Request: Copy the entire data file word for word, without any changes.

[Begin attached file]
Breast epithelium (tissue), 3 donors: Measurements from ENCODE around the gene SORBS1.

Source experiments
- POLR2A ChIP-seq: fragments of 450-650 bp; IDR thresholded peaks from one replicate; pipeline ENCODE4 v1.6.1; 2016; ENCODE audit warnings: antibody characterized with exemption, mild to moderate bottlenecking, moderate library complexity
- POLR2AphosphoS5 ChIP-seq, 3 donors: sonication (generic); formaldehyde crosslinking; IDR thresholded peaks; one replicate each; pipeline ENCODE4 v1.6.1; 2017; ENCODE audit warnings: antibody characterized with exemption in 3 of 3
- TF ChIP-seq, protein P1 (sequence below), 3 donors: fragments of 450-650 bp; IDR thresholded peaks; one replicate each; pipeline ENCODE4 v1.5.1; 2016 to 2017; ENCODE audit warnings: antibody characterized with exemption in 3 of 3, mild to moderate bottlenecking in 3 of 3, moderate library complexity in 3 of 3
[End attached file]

Breast epithelium (tissue), 3 donors: Measurements from ENCODE around the gene SORBS1.

Source experiments
- POLR2A ChIP-seq: fragments of 450-650 bp; IDR thresholded peaks from one replicate; pipeline ENCODE4 v1.6.1; 2016; ENCODE audit warnings: antibody characterized with exemption, mild to moderate bottlenecking, moderate library complexity
- POLR2AphosphoS5 ChIP-seq, 3 donors: sonication (generic); formaldehyde crosslinking; IDR thresholded peaks; one replicate each; pipeline ENCODE4 v1.6.1; 2017; ENCODE audit warnings: antibody characterized with exemption in 3 of 3
- TF ChIP-seq, protein P1 (sequence below), 3 donors: fragments of 450-650 bp; IDR thresholded peaks; one replicate each; pipeline ENCODE4 v1.5.1; 2016 to 2017; ENCODE audit warnings: antibody characterized with exemption in 3 of 3, mild to moderate bottlenecking in 3 of 3, moderate library complexity in 3 of 3